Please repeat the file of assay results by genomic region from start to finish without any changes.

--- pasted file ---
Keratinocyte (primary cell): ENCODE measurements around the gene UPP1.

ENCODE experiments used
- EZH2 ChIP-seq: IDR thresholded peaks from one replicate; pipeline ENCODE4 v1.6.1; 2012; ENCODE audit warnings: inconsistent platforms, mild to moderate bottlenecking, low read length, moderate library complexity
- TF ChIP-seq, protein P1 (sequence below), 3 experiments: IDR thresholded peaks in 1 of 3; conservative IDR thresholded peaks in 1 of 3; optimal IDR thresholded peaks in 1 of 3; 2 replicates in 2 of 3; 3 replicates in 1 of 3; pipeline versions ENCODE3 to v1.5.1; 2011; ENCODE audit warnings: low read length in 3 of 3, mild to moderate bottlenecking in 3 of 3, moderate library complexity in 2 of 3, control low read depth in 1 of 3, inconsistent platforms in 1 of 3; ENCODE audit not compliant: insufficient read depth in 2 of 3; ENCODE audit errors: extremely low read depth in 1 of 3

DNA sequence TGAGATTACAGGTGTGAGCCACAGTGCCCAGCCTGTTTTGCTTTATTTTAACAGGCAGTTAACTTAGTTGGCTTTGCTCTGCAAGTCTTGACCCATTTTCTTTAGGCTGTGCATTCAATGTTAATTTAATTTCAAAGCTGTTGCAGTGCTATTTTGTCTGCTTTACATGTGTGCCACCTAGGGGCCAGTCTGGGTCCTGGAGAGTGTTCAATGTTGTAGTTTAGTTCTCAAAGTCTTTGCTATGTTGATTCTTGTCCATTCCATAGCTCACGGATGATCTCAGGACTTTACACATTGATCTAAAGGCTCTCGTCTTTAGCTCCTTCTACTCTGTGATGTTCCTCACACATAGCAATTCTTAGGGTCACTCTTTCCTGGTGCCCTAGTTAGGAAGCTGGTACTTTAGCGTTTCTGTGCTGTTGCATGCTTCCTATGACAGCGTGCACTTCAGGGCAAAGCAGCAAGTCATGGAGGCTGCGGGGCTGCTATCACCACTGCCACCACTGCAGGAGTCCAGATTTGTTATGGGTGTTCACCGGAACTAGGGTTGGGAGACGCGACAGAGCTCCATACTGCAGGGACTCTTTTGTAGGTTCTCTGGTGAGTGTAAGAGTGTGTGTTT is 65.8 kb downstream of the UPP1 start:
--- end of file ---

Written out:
Keratinocyte (primary cell): ENCODE measurements around the gene UPP1.

ENCODE experiments used
- EZH2 ChIP-seq: IDR thresholded peaks from one replicate; pipeline ENCODE4 v1.6.1; 2012; ENCODE audit warnings: inconsistent platforms, mild to moderate bottlenecking, low read length, moderate library complexity
- TF ChIP-seq, protein P1 (sequence below), 3 experiments: IDR thresholded peaks in 1 of 3; conservative IDR thresholded peaks in 1 of 3; optimal IDR thresholded peaks in 1 of 3; 2 replicates in 2 of 3; 3 replicates in 1 of 3; pipeline versions ENCODE3 to v1.5.1; 2011; ENCODE audit warnings: low read length in 3 of 3, mild to moderate bottlenecking in 3 of 3, moderate library complexity in 2 of 3, control low read depth in 1 of 3, inconsistent platforms in 1 of 3; ENCODE audit not compliant: insufficient read depth in 2 of 3; ENCODE audit errors: extremely low read depth in 1 of 3

DNA sequence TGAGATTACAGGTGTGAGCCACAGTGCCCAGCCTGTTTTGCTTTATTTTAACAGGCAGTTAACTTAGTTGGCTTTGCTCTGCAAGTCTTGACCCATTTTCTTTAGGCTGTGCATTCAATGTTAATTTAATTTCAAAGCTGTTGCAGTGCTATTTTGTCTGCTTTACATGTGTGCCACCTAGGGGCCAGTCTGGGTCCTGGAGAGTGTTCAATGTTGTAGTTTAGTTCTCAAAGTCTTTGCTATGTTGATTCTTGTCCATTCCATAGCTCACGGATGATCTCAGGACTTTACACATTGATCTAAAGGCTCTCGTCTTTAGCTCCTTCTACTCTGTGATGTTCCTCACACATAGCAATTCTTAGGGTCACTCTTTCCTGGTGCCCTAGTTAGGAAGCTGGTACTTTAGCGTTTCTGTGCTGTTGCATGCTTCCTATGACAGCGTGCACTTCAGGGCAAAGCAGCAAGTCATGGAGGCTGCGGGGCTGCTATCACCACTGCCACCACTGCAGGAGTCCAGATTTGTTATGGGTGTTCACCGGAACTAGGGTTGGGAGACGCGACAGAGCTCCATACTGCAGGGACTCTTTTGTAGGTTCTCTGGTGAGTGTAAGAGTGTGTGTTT is 65.8 kb downstream of the UPP1 start: